Mammalian cell culture is a fundamental tool for many discoveries, innovations, and products in the life sciences. Currently, cells are the smallest unit of sustainable life outside the body, thereby providing an essential platform for testing hypotheses and mimicking biological processes. The applications of cell culture, while not limitless, are plentiful.
Every cell type, downstream application, and use case is somewhat unique. With each new application, a laboratory team must learn, sometimes laboriously, the characteristics of the cell type and redefine optimal growth conditions or purchase the rights of a proprietary method, if it exists. The protein-producing machinery of some cell types can be harnessed to generate large quantities of therapeutic proteins. The complex, diseased state of primary tumor cells might be used to evaluate the response to drug compounds and perhaps even find a unique biomarker “signature” to explain an overly positive or negative result. Some immortalized cells are stored for later use in a quality control assay. Other cell types may be used to quantify the genomic, transcriptomic, and proteomic in response to external stimuli.
Traditional Workflows Limit the Rate of Discovery
During cell culture analysis, each time a visual inspection is performed under the microscope, observations, and judgments are made about the cell and culture as a whole.
- Are there contaminants in the media?
- Are the cells stressed, perhaps as indicated by granules?
- What is the density of the cells in the culture dish (e.g. are they overcrowded)?
- What is the morphology of the cell, and is it consistent with expectations?
- Is it ready for the next step in the protocol?
Any of these visual observations can affect the cells and therefore the experiment. The uniqueness of each cell type and its associated experiment requires that the judgments be consistent and repeatable for optimal results.
While a myriad of hardware exists to automate the physical manipulation processes, there is still a heavy reliance on manual visual observations in the traditional lab. Each scientist requires extensive hands-on training from experienced senior scientists working with that particular cell in order to make correct judgements and decisions. This reliance on senior expertise and manual methods creates bottlenecks and limitations to discovery.
As we all know, time is market share in the highly competitive pharmaceutical industry, but most labs today still have a traditional, human-centric approach to research. For companies focused on one application, scientists work on a specific cell type and experiment day in and day out, developing expertise and intuition slowly over time. What about companies exploring multiple cell types, or R&D organizations looking to add a new capability? Senior scientists must first learn each new cell and process, then train their team members, creating additional strain on their own time while further compounding the slower pace of innovation.
Automated Decision-Making Streamlines Processes and Accelerate Analysis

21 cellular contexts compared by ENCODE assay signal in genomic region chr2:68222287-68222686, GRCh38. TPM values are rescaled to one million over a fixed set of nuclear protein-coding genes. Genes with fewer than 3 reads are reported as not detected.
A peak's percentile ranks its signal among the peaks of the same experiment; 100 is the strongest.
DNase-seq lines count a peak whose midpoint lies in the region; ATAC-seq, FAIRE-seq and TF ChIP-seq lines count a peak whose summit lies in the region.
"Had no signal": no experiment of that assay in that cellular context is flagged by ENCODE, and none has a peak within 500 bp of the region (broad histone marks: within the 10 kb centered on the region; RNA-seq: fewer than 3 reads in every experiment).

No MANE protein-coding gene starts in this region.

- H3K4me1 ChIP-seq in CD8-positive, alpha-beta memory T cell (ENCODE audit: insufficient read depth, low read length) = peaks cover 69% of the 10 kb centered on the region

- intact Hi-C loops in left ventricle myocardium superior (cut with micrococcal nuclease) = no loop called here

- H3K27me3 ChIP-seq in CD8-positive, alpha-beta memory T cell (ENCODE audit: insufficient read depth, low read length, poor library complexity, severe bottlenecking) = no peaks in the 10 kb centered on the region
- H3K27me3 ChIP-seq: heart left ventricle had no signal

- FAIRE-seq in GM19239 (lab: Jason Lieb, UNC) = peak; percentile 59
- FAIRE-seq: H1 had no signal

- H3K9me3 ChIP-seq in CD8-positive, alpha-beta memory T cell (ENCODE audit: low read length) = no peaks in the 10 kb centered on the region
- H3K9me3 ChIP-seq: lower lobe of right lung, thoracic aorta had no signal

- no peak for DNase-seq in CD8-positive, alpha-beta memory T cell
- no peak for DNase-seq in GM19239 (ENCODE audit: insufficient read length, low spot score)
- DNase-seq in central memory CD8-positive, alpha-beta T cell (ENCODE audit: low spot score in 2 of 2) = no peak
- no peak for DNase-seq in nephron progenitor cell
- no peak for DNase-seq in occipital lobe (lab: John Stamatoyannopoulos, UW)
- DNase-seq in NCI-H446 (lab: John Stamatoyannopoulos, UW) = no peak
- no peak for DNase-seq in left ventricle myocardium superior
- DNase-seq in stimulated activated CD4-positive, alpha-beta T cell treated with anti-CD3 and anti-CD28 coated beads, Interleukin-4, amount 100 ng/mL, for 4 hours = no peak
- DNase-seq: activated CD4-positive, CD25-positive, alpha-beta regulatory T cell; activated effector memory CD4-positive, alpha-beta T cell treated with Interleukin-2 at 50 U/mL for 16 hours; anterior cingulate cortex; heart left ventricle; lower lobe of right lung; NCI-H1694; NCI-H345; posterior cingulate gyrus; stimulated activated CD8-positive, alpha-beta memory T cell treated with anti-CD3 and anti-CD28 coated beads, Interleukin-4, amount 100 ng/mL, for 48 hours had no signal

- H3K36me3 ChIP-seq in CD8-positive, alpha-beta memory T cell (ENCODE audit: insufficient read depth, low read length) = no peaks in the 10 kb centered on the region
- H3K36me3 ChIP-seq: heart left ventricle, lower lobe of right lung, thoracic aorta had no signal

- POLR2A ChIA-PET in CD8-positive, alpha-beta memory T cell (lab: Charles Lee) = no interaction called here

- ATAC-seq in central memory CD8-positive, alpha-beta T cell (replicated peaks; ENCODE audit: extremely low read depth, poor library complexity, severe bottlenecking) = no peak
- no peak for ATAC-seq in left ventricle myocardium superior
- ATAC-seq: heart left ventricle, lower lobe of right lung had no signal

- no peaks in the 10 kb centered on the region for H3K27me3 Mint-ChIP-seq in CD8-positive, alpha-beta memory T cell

With advanced technologies like artificial intelligence and machine learning, labs can now employ automated decision-making tools that can not only support cell culture analysis but streamline it as well. Instead of a largely manual, human-driven process, a purpose-built application allows the organization to evolve with their cells efficiently and effectively, and in a way that different methods can be easily applied across cell types.
In this modern environment, integrated AI and machine learning tools automate the lab and reduce the burden on researchers, material waste, and the subjectivity of the process. The process becomes much more scalable, exponentially extending the capabilities of the team.
Instead of a scientist learning and maintaining ten different cell types, each one of them being a little different from the last, that same scientist now has this machine learning tool acting as their eyes and ears. Instead of senior scientists spending weeks or even months training junior scientists on a specific cell type, trained models are available and usable by anyone in the laboratory, even the greenest scientists. And if an experienced scientist departs, taking years of knowledge and expertise with them, the established models ensure there is no impact on the quality and consistency of the established process. The same models can be used as a starting point for new cell types and studies.
How can AI automate your lab?
Cell culture has the potential to support innovation in countless ways, and the application of AI to cell culture analysis offers meaningful change to the scientists, the lab, and the company. Imagine the possibilities if you strategically leveraged AI and machine learning beyond cell culture analysis and throughout your lab and your team.
Enthought has extensive experience in optimizing R&D labs with tailored digital solutions for science-driven companies of all sizes and stages, from Fortune 500 to startups. Contact our team of experts today to see how we can address your challenges and advance your team’s work.
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